An annual study finds that more new homes were added to the Upper Valley last year than any year since they began this count – but it still falls short of what’s needed.
The Counting New Homes project, commissioned by Vital Communities and conducted by Upper Valley Lake Sunapee Regional Planning Commission, has released its 2022 report. The findings detail the number of new units added to the housing stock in 32 communities across four counties in the Upper Valley.
The region added a total of 643 new units in 2021, the most on record for the Counting New Homes project, which compares data going back to 2010. The new units are a welcome sight considering that the Upper Valley has been languishing in a housing crisis for decades. “Given that we are saturated with talk of a housing crisis in the Upper Valley, it is just good to see that, while there is still much work to be done, new units are coming online,” says Ellen Hender, a Program Manager at Vital Communities.
The new units are coming from a variety of communities. Lebanon is leading in new housing development, adding 431 homes last year. The next highest community is Hartford with 81 new units. Other communities such as Hanover and Sunapee are picking up their pace of development, adding more homes this year (48 and 27 respectively) than any other year the Counting New Homes Project has data on.
While the new units added this past year is an encouraging sign, demand is still outpacing the supply of new housing. Based on recent demographic trends, the Upper Valley would need to add roughly double what it did in 2021 in subsequent years to meet the estimated target goal of 10,000 new homes by 2030, according to estimates by Keys to the Valley.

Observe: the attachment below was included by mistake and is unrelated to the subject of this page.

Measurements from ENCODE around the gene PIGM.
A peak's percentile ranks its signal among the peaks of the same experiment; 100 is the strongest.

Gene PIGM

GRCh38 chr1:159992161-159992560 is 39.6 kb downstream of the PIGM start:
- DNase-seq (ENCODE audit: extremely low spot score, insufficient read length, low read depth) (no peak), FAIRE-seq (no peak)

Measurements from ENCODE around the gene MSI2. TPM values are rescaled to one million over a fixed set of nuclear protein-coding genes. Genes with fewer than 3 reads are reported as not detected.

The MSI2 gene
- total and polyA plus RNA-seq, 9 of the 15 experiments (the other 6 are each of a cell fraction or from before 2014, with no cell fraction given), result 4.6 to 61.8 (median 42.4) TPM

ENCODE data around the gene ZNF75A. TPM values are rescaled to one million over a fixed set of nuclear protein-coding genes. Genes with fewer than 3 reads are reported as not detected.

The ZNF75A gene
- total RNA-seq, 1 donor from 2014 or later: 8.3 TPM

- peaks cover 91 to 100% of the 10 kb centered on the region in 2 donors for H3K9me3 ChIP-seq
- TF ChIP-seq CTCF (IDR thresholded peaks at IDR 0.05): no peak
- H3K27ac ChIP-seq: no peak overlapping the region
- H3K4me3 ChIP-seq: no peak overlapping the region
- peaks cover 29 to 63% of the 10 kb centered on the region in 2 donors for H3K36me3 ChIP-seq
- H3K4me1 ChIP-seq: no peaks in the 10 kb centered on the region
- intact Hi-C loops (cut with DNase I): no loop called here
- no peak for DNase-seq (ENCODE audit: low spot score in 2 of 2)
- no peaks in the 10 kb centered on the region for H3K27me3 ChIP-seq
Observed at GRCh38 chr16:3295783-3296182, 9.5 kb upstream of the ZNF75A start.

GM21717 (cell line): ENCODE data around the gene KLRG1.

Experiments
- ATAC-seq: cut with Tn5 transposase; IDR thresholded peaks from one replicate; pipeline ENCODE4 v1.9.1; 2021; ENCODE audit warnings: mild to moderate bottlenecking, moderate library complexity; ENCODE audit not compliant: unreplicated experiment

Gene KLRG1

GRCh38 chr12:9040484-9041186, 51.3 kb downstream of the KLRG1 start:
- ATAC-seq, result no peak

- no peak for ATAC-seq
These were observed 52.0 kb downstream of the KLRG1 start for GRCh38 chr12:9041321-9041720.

Beyond the numbers, Keys to the Valley also explains that many additional lower-priced homes and affordability programs are needed to reduce housing cost burdens for residents. There are lingering questions about the affordability of new units being added. In this market of rising real estate and rental costs, many of these new units are priced out of reach for people living and working in the Upper Valley.
To respond to this long-standing affordability crisis, housing advocates across the Upper Valley are exploring how to encourage new, affordable housing developments in their communities. Modernizing zoning laws and exploring incremental development options such as retrofitting single-family homes to multi-unit buildings or adding Accessory Dwelling Units to an existing lot are strategies that many communities in the region are beginning to explore.
In addition to these efforts, state-level funding has been made available to address the housing crisis through S.226 in Vermont and InvestNH in New Hampshire. A number of Upper Valley employers have also established the $10 million Upper Valley Loan Fund to develop affordable housing in the region. These funds could be instrumental in the near term as the Counting New Homes reported that besides the 643 completed new homes, an additional 1735 units remain uncompleted.
Communities big and small have much to learn from each other about not just adding new units but shifting the focus of housing stock to meet the needs of an aging and diversifying population. “The emphasis on regional collaboration would ideally not be a negotiation of numbers but a practice in sharing information, lessons learned, celebrating accomplishments, and reflecting on each other’s challenges,” adds Uyizeye.
Counting New Homes is an annual survey of certificate of occupancy or permit data from selected towns to count all types of new housing units including single-family, multi-family, apartments, accessory dwelling units, mobile homes, tiny homes, and group homes.
The full report is available at https://vitalcommunities.org/housing/counting-new-homes/. Those interested in participating in Vital Communities housing work are encouraged to contact Ellen Hender (firstname.lastname@example.org) or John Haffner (email@example.com).